Pineapple tarts are considered "lucky foods" as the Hokkien name, "Ong Lai", is literally "Fortune Comes." And who doesn't want more prosperity?
We used to have to grate pineapples and then caramelise it slowly over a low fire to make pineapple jam. These days, you can get pre-made pineapple paste from baking shops such as Phoon Huat (Red Man) and Bake with Yen. However, homemade pineapple paste is the best, as you get the texture from the grated fruit!
It takes forever though- I've spent 10 hours stirring jam before!- so definitely only make handmade pineapple tarts the traditional way for the friends and family members you actually like!
Note: for a more authentic (and, in my opinion, more complementary flavor), I would suggest using pandan juice for the green colouring instead of matcha powder.
P.S. Although I've included pineapple tarts under the South East Asian section, I do wonder if they were modified from an original Chinese snack, as the Taiwanese have something similar and there aren't native Malay people in Taiwan! (Some websites say it was invented by the Peranakans, so... who knows?)
Salted Egg Snacks
Although salted ducks eggs are an ancient Chinese ingredient, they really took on a life in Singapore, where they're used in everything from salted egg tofu and popcorn to salted egg cornflakes!
Also known as Kueh Belanda or love letters, these crispy traditional snacks taste best made over a charcoal fire, which is the way my Aunt in Malaysia still makes them.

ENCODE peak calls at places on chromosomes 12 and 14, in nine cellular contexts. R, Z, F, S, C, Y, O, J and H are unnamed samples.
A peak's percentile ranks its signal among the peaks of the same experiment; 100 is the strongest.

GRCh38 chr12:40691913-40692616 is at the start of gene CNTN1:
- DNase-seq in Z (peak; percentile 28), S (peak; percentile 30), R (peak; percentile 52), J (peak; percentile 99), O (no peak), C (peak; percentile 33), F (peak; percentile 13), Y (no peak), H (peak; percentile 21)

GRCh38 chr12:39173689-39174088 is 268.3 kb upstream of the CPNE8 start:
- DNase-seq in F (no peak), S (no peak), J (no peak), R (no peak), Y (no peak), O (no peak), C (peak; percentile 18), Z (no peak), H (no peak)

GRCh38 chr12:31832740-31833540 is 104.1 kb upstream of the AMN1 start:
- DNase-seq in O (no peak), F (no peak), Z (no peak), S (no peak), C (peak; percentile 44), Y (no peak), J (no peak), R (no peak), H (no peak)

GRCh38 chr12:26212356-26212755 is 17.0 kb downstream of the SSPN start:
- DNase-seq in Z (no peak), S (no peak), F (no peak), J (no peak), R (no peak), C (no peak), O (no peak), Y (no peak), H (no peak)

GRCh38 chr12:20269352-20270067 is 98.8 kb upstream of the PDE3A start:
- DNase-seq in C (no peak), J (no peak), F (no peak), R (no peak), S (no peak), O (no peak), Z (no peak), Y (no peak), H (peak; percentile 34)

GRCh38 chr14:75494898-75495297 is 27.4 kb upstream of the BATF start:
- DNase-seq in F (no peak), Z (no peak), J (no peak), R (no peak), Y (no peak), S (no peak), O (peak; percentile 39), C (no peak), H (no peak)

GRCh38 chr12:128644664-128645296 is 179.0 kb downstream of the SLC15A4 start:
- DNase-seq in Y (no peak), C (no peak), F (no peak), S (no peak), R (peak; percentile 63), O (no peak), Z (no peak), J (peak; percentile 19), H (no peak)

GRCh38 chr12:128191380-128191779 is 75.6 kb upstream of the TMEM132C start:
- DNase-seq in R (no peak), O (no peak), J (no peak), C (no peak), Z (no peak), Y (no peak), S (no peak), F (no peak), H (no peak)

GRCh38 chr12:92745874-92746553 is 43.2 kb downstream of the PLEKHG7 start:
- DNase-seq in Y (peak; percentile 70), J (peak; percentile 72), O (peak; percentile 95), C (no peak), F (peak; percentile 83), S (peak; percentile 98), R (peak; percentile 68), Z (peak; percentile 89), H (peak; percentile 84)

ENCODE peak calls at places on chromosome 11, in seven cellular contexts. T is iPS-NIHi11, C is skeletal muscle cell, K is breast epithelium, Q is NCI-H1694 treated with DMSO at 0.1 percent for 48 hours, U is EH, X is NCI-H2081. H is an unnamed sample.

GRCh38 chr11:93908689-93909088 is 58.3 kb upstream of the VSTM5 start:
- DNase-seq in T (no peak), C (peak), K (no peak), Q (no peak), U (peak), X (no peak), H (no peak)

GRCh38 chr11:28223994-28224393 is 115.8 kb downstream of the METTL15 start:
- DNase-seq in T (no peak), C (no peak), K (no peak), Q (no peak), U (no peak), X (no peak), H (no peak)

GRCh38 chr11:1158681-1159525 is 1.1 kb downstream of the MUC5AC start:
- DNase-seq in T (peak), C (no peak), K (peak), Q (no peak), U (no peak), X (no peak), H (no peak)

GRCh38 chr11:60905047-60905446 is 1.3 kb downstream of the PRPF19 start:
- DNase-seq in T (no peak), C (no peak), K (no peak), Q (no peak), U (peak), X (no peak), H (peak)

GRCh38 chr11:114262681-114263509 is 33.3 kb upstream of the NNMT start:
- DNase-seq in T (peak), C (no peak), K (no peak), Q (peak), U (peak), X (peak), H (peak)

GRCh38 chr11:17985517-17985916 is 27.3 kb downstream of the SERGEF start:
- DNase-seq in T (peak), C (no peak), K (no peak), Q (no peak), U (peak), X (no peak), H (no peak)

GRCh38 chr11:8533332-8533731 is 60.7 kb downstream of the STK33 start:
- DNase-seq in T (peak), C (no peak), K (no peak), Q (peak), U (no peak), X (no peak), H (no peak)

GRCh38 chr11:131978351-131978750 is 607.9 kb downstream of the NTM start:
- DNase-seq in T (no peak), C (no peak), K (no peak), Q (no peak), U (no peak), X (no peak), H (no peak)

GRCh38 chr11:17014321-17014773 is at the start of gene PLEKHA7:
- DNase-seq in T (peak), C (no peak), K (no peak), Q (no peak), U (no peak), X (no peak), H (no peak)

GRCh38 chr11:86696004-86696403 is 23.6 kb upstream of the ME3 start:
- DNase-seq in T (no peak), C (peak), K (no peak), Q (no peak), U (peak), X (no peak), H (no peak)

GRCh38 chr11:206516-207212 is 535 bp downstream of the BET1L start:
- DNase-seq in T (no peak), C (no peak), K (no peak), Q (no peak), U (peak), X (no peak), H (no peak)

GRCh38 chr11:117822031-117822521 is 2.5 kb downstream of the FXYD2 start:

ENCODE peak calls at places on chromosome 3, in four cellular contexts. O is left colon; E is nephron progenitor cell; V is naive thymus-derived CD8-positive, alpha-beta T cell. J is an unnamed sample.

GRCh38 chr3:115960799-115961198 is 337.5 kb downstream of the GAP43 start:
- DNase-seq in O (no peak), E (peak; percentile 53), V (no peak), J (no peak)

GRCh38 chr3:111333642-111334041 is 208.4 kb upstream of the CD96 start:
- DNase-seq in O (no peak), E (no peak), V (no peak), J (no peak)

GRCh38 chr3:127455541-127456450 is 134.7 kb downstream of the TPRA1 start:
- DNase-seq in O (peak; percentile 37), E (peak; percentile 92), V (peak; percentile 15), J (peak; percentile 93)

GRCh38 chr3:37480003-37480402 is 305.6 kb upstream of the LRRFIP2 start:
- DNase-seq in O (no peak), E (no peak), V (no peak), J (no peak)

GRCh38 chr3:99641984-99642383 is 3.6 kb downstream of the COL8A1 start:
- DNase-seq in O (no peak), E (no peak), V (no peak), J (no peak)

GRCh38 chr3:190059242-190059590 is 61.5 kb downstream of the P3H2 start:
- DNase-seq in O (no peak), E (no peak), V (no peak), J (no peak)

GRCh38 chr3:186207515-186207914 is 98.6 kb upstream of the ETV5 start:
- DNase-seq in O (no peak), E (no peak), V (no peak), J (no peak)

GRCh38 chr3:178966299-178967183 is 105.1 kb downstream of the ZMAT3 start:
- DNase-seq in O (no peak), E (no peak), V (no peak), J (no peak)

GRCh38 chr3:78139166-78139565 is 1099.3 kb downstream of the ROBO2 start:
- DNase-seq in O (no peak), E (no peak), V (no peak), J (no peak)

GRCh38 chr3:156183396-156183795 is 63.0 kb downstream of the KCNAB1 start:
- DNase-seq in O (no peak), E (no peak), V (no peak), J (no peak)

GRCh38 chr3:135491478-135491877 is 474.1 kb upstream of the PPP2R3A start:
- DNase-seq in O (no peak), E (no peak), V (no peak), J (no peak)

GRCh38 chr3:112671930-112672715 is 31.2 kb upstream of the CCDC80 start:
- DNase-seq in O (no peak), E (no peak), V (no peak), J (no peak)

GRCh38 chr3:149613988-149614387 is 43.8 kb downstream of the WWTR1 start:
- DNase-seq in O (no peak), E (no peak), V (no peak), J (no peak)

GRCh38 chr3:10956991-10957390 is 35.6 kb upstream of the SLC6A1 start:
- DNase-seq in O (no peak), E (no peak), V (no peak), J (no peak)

You pour a thin layer of the batter on an iron mold, bake it over charcoal, then fold or roll it before the dough sets! (They come in 2 forms: flat or rolled up like cigars.)
The colloquial name, "love letters", came about because it is believed that a pair of lovers used to pass messages by rolling them up in the snacks and gifting them to each other. Eating the love letter meant that the affection was received!
Note: Kuih is the Malay word for "cake" so you know that all the Lunar New Year foods with "kuih" or "kueh" in the name are from a country with a Malay population, and not from China!
These are flavoured with coconut milk and pandan leaves, 2 very typical South East Asian ingredients. (The flour used ranges from tapioca flour to arrowroot or sago.) Traditionally made with wooden moulds, these cookies come in the form of pretty white flower or animal shapes.
Kuih Bangkit, or Kueh Bangkit, is literally translated into "to rise"- thought to be a reference to how these melt-in-the-mouth cookies rise during the baking process. However, you can see how the name is in keeping with the Chinese predilection for symbolic names!
Note: the tip to a good Kuih Bangkit is to stir-fry the flour really well before using! So....like most Nyonya recipes, this recipe takes time!
Which of these delicious Chinese snacks is your favourite? Personally, I can never say no to anything more cookies! If you've enjoyed this CNY round-up, why not sign-up for my newsletter here?